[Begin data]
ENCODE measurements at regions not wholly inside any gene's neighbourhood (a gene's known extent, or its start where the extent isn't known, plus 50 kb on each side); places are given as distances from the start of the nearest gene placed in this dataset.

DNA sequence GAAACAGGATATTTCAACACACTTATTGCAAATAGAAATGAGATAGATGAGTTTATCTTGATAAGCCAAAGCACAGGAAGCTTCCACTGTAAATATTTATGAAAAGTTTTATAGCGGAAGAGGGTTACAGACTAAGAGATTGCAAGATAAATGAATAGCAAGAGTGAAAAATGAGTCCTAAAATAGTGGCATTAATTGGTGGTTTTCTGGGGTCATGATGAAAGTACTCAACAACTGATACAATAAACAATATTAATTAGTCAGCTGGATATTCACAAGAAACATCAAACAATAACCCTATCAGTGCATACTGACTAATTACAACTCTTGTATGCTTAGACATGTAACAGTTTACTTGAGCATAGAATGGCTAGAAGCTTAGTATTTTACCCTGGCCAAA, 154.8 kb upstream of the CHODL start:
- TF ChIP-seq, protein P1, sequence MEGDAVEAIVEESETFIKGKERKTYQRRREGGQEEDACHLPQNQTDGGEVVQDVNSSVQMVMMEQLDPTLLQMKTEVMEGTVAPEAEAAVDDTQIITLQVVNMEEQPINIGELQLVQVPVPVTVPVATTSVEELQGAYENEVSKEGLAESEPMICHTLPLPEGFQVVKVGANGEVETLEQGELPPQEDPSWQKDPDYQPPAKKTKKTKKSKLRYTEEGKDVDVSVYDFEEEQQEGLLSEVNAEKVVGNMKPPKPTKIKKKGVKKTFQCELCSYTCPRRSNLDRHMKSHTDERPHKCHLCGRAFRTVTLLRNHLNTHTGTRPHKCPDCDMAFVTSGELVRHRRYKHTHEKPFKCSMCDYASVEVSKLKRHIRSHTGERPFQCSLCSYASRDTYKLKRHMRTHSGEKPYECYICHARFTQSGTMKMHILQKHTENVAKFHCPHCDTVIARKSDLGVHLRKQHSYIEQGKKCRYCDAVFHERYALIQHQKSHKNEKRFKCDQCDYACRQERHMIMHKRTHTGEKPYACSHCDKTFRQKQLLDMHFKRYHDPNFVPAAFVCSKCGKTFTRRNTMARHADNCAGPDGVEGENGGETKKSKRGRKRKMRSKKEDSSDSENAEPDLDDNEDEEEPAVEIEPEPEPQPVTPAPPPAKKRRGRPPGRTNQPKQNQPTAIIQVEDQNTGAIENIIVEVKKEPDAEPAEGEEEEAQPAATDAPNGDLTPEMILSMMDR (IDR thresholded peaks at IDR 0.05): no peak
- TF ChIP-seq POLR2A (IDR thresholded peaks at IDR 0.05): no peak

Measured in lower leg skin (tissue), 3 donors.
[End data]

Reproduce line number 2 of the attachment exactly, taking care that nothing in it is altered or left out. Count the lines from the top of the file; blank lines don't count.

DNA sequence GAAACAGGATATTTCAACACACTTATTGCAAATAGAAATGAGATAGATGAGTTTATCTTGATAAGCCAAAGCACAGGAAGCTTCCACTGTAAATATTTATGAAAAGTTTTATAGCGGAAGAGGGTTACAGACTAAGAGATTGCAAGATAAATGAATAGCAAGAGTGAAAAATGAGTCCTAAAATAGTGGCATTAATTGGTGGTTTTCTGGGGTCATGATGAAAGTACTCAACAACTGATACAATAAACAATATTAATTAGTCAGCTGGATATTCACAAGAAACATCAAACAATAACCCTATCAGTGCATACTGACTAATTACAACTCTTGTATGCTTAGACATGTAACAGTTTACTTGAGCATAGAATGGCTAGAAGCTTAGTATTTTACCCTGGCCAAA, 154.8 kb upstream of the CHODL start: